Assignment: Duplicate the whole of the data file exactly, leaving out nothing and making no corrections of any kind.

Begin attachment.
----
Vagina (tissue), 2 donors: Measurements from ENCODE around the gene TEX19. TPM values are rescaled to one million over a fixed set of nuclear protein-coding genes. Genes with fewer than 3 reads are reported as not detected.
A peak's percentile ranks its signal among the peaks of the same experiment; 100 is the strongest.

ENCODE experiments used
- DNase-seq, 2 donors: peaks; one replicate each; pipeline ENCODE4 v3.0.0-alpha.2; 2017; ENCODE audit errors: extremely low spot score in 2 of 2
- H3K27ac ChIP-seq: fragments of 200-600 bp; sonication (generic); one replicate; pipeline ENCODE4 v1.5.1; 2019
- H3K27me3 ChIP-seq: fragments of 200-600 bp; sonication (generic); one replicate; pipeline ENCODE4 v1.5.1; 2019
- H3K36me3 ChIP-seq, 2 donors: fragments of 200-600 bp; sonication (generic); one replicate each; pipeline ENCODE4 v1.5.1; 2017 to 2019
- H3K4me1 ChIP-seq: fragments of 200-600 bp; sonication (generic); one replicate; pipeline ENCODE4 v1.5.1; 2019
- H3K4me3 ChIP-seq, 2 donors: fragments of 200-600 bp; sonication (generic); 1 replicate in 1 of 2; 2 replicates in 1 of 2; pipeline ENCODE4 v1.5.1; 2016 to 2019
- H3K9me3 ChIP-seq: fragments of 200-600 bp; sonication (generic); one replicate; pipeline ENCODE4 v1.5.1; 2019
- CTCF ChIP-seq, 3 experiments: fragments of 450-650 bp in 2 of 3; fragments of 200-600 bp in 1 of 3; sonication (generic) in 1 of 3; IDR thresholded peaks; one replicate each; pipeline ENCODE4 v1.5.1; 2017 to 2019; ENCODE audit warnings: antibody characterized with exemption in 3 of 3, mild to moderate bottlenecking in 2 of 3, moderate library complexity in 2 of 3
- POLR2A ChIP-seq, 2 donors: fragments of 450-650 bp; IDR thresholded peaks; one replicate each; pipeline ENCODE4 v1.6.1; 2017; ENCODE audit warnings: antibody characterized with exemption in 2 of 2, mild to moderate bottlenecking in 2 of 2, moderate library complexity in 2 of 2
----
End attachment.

Vagina (tissue), 2 donors: Measurements from ENCODE around the gene TEX19. TPM values are rescaled to one million over a fixed set of nuclear protein-coding genes. Genes with fewer than 3 reads are reported as not detected.
A peak's percentile ranks its signal among the peaks of the same experiment; 100 is the strongest.

ENCODE experiments used
- DNase-seq, 2 donors: peaks; one replicate each; pipeline ENCODE4 v3.0.0-alpha.2; 2017; ENCODE audit errors: extremely low spot score in 2 of 2
- H3K27ac ChIP-seq: fragments of 200-600 bp; sonication (generic); one replicate; pipeline ENCODE4 v1.5.1; 2019
- H3K27me3 ChIP-seq: fragments of 200-600 bp; sonication (generic); one replicate; pipeline ENCODE4 v1.5.1; 2019
- H3K36me3 ChIP-seq, 2 donors: fragments of 200-600 bp; sonication (generic); one replicate each; pipeline ENCODE4 v1.5.1; 2017 to 2019
- H3K4me1 ChIP-seq: fragments of 200-600 bp; sonication (generic); one replicate; pipeline ENCODE4 v1.5.1; 2019
- H3K4me3 ChIP-seq, 2 donors: fragments of 200-600 bp; sonication (generic); 1 replicate in 1 of 2; 2 replicates in 1 of 2; pipeline ENCODE4 v1.5.1; 2016 to 2019
- H3K9me3 ChIP-seq: fragments of 200-600 bp; sonication (generic); one replicate; pipeline ENCODE4 v1.5.1; 2019
- CTCF ChIP-seq, 3 experiments: fragments of 450-650 bp in 2 of 3; fragments of 200-600 bp in 1 of 3; sonication (generic) in 1 of 3; IDR thresholded peaks; one replicate each; pipeline ENCODE4 v1.5.1; 2017 to 2019; ENCODE audit warnings: antibody characterized with exemption in 3 of 3, mild to moderate bottlenecking in 2 of 3, moderate library complexity in 2 of 3
- POLR2A ChIP-seq, 2 donors: fragments of 450-650 bp; IDR thresholded peaks; one replicate each; pipeline ENCODE4 v1.6.1; 2017; ENCODE audit warnings: antibody characterized with exemption in 2 of 2, mild to moderate bottlenecking in 2 of 2, moderate library complexity in 2 of 2